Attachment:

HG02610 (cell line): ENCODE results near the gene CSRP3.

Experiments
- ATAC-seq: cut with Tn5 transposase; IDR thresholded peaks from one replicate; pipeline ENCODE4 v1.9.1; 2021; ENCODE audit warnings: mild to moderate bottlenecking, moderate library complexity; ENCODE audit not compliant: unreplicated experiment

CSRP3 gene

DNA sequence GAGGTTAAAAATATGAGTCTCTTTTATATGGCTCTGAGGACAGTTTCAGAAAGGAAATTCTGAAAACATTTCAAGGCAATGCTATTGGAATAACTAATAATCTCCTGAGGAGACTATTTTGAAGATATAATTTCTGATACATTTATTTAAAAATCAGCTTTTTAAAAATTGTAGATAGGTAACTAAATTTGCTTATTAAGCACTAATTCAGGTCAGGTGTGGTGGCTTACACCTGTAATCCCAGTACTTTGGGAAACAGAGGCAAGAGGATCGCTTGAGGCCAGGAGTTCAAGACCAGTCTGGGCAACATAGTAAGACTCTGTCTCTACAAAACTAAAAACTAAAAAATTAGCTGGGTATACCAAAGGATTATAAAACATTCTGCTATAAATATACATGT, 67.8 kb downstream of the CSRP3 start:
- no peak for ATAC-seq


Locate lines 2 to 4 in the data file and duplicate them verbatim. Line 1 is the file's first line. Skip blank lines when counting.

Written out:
Experiments
- ATAC-seq: cut with Tn5 transposase; IDR thresholded peaks from one replicate; pipeline ENCODE4 v1.9.1; 2021; ENCODE audit warnings: mild to moderate bottlenecking, moderate library complexity; ENCODE audit not compliant: unreplicated experiment

CSRP3 gene